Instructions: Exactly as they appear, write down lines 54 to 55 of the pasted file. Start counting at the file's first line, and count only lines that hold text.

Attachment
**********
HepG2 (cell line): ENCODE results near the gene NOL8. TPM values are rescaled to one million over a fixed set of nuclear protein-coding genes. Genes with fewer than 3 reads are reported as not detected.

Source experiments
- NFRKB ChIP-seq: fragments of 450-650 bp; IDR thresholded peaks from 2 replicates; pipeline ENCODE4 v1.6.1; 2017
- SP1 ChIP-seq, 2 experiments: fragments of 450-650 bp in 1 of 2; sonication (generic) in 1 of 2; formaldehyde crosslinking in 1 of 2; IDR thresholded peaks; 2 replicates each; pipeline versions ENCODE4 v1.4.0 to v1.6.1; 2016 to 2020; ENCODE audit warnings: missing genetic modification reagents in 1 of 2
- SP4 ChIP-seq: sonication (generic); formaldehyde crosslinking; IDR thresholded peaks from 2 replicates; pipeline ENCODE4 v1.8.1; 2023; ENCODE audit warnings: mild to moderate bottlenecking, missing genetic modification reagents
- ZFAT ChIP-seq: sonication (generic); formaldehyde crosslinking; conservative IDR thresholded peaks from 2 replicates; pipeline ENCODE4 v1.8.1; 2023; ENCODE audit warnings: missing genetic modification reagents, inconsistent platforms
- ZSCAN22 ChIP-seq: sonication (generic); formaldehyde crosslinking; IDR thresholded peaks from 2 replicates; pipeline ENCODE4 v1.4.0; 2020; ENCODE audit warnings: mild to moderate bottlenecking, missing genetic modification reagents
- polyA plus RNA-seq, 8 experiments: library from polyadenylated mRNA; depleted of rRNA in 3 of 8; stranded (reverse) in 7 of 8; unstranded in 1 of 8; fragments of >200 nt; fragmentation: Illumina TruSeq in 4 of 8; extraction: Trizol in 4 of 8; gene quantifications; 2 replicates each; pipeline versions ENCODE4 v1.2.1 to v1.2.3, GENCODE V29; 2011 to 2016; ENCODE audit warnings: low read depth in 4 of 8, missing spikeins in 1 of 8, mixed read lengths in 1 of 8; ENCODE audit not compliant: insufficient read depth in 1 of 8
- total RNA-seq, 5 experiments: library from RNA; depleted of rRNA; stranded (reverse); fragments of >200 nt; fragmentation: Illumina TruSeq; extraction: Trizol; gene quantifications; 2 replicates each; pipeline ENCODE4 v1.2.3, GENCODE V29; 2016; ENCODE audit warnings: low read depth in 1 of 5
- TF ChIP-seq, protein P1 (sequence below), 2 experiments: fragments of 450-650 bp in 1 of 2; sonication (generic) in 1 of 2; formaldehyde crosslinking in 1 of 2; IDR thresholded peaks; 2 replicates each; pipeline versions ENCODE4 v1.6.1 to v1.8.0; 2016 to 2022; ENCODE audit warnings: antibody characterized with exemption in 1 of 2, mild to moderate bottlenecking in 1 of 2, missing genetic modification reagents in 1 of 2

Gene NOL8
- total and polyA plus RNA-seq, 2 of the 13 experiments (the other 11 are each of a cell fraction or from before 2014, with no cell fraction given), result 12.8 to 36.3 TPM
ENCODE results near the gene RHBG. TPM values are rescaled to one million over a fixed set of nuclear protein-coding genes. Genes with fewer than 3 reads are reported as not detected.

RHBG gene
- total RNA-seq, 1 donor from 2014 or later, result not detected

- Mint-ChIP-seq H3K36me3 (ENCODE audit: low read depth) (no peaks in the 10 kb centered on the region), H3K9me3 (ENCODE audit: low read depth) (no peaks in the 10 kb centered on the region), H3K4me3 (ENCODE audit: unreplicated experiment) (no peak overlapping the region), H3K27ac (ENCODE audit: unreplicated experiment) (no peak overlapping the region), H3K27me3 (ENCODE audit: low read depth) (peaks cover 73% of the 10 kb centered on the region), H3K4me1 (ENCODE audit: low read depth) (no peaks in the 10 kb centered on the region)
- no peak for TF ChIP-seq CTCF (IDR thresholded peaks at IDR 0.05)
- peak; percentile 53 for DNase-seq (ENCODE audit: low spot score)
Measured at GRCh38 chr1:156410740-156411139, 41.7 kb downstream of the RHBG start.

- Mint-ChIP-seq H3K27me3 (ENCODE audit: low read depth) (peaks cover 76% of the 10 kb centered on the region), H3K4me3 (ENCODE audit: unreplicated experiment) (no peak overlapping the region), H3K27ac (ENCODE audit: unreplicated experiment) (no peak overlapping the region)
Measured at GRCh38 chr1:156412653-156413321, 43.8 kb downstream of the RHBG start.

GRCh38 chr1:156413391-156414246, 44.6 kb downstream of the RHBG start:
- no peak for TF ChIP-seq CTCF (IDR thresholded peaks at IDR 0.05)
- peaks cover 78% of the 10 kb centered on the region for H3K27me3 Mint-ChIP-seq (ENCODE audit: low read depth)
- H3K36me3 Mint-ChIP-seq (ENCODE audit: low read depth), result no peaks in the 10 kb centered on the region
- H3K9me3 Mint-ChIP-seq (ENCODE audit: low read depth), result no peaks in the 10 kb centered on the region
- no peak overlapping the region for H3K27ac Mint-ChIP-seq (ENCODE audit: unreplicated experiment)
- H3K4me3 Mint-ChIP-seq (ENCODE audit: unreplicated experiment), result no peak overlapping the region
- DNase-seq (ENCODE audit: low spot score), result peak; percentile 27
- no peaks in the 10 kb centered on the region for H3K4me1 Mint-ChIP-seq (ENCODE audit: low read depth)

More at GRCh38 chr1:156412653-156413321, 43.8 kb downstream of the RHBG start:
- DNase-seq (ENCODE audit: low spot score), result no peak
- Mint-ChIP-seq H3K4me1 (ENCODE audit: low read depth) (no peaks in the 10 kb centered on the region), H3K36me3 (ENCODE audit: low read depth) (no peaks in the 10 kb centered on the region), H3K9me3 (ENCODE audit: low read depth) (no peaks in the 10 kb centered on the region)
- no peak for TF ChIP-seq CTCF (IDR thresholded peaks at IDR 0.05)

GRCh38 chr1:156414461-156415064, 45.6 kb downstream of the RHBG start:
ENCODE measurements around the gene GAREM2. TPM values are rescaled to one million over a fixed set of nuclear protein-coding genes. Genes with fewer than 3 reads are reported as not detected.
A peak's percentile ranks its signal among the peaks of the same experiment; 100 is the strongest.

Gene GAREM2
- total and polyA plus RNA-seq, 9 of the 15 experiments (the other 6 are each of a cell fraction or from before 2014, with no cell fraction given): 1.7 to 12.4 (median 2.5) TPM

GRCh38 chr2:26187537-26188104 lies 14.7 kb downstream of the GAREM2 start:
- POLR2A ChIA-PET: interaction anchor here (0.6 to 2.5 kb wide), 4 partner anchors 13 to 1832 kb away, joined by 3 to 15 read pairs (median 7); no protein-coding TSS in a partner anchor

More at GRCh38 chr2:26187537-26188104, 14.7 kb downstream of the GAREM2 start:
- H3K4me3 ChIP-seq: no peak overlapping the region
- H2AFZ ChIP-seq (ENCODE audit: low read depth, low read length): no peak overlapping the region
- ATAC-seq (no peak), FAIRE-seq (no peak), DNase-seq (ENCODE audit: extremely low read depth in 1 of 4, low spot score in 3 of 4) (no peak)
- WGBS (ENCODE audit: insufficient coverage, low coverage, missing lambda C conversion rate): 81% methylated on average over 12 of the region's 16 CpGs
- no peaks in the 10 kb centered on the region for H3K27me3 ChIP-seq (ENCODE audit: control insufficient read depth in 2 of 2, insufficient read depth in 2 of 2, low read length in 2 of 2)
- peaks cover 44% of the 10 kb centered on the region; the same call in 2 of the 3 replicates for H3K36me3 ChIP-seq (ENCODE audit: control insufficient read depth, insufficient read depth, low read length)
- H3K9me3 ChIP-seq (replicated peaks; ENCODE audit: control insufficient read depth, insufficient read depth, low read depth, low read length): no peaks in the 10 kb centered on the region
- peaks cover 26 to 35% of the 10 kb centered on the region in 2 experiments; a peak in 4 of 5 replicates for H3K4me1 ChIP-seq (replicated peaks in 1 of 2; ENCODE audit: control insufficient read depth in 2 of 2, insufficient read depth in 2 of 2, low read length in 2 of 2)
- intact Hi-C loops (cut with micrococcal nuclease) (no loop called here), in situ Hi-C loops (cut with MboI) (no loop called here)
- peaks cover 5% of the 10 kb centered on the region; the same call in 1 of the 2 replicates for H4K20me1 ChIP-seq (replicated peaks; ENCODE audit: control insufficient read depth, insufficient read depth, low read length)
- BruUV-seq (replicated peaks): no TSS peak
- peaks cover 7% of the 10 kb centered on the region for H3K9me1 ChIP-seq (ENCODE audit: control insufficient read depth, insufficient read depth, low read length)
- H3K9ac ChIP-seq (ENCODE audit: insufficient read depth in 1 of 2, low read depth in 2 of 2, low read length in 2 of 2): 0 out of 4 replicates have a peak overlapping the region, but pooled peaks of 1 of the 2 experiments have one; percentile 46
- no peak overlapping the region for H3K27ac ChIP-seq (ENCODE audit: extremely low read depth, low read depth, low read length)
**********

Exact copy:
- peaks cover 7% of the 10 kb centered on the region for H3K9me1 ChIP-seq (ENCODE audit: control insufficient read depth, insufficient read depth, low read length)
- H3K9ac ChIP-seq (ENCODE audit: insufficient read depth in 1 of 2, low read depth in 2 of 2, low read length in 2 of 2): 0 out of 4 replicates have a peak overlapping the region, but pooled peaks of 1 of the 2 experiments have one; percentile 46